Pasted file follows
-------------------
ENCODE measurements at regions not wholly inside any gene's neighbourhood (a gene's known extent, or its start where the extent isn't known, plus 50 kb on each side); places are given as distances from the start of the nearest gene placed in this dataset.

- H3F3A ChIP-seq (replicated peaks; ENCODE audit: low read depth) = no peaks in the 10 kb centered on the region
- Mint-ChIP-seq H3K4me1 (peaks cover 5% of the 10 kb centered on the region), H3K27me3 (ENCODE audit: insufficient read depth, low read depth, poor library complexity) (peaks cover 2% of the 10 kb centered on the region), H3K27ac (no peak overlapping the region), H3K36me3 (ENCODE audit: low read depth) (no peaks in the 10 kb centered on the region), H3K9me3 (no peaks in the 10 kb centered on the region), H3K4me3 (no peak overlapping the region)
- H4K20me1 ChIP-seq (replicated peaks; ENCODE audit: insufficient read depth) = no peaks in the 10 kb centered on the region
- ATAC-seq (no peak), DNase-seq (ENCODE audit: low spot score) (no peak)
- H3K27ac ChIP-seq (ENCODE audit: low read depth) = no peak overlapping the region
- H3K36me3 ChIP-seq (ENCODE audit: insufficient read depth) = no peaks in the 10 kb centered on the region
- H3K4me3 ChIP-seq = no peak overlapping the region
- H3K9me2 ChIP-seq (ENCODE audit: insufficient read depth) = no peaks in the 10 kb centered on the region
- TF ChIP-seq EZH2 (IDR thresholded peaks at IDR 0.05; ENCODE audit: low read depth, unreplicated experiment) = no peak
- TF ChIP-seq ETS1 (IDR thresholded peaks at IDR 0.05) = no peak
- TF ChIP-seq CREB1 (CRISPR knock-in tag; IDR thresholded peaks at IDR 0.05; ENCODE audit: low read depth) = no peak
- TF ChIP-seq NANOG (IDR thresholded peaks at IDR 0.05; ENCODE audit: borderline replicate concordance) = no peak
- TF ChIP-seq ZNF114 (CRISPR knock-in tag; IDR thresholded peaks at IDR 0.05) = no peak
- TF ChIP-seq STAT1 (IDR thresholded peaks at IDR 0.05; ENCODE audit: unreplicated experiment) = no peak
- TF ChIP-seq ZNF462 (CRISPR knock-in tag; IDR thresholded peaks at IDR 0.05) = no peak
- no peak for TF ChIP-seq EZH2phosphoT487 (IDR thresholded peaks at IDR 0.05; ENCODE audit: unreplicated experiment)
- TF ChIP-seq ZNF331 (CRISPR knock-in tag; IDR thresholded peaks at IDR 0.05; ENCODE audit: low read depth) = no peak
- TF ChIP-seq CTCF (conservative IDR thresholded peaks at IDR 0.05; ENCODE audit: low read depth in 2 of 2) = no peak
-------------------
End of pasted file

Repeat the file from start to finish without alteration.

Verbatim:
ENCODE measurements at regions not wholly inside any gene's neighbourhood (a gene's known extent, or its start where the extent isn't known, plus 50 kb on each side); places are given as distances from the start of the nearest gene placed in this dataset.

- H3F3A ChIP-seq (replicated peaks; ENCODE audit: low read depth) = no peaks in the 10 kb centered on the region
- Mint-ChIP-seq H3K4me1 (peaks cover 5% of the 10 kb centered on the region), H3K27me3 (ENCODE audit: insufficient read depth, low read depth, poor library complexity) (peaks cover 2% of the 10 kb centered on the region), H3K27ac (no peak overlapping the region), H3K36me3 (ENCODE audit: low read depth) (no peaks in the 10 kb centered on the region), H3K9me3 (no peaks in the 10 kb centered on the region), H3K4me3 (no peak overlapping the region)
- H4K20me1 ChIP-seq (replicated peaks; ENCODE audit: insufficient read depth) = no peaks in the 10 kb centered on the region
- ATAC-seq (no peak), DNase-seq (ENCODE audit: low spot score) (no peak)
- H3K27ac ChIP-seq (ENCODE audit: low read depth) = no peak overlapping the region
- H3K36me3 ChIP-seq (ENCODE audit: insufficient read depth) = no peaks in the 10 kb centered on the region
- H3K4me3 ChIP-seq = no peak overlapping the region
- H3K9me2 ChIP-seq (ENCODE audit: insufficient read depth) = no peaks in the 10 kb centered on the region
- TF ChIP-seq EZH2 (IDR thresholded peaks at IDR 0.05; ENCODE audit: low read depth, unreplicated experiment) = no peak
- TF ChIP-seq ETS1 (IDR thresholded peaks at IDR 0.05) = no peak
- TF ChIP-seq CREB1 (CRISPR knock-in tag; IDR thresholded peaks at IDR 0.05; ENCODE audit: low read depth) = no peak
- TF ChIP-seq NANOG (IDR thresholded peaks at IDR 0.05; ENCODE audit: borderline replicate concordance) = no peak
- TF ChIP-seq ZNF114 (CRISPR knock-in tag; IDR thresholded peaks at IDR 0.05) = no peak
- TF ChIP-seq STAT1 (IDR thresholded peaks at IDR 0.05; ENCODE audit: unreplicated experiment) = no peak
- TF ChIP-seq ZNF462 (CRISPR knock-in tag; IDR thresholded peaks at IDR 0.05) = no peak
- no peak for TF ChIP-seq EZH2phosphoT487 (IDR thresholded peaks at IDR 0.05; ENCODE audit: unreplicated experiment)
- TF ChIP-seq ZNF331 (CRISPR knock-in tag; IDR thresholded peaks at IDR 0.05; ENCODE audit: low read depth) = no peak
- TF ChIP-seq CTCF (conservative IDR thresholded peaks at IDR 0.05; ENCODE audit: low read depth in 2 of 2) = no peak